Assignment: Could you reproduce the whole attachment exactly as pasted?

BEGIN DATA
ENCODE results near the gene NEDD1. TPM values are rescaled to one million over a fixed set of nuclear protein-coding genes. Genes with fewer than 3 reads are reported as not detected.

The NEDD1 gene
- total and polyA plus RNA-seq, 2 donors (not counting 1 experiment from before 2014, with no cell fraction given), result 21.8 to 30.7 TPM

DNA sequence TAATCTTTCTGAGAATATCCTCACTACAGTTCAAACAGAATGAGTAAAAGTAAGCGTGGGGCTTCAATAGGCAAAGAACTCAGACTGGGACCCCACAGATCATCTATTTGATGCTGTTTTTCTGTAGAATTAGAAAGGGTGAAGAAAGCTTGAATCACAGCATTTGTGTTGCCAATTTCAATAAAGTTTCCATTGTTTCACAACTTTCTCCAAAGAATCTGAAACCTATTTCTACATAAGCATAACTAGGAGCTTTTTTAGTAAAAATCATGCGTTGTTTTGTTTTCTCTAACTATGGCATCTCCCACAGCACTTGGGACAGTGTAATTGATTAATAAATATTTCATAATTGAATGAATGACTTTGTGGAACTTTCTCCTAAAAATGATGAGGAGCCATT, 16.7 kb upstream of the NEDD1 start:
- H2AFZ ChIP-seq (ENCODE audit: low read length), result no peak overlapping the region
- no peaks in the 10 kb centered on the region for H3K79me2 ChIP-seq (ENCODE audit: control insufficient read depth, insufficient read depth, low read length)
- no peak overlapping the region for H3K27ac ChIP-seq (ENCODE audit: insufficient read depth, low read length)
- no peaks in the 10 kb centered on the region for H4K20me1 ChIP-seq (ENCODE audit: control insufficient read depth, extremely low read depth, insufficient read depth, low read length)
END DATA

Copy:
ENCODE results near the gene NEDD1. TPM values are rescaled to one million over a fixed set of nuclear protein-coding genes. Genes with fewer than 3 reads are reported as not detected.

The NEDD1 gene
- total and polyA plus RNA-seq, 2 donors (not counting 1 experiment from before 2014, with no cell fraction given), result 21.8 to 30.7 TPM

DNA sequence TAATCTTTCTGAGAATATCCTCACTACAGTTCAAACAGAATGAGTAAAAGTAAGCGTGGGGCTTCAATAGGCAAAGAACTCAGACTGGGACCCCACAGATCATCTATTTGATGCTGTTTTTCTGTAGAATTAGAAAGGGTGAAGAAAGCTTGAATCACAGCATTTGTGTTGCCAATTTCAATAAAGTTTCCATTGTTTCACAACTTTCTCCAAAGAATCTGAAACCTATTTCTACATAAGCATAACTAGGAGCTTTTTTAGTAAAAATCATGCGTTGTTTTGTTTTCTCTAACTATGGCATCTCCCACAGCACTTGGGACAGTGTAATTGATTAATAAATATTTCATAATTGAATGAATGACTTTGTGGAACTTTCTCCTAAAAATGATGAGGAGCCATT, 16.7 kb upstream of the NEDD1 start:
- H2AFZ ChIP-seq (ENCODE audit: low read length), result no peak overlapping the region
- no peaks in the 10 kb centered on the region for H3K79me2 ChIP-seq (ENCODE audit: control insufficient read depth, insufficient read depth, low read length)
- no peak overlapping the region for H3K27ac ChIP-seq (ENCODE audit: insufficient read depth, low read length)
- no peaks in the 10 kb centered on the region for H4K20me1 ChIP-seq (ENCODE audit: control insufficient read depth, extremely low read depth, insufficient read depth, low read length)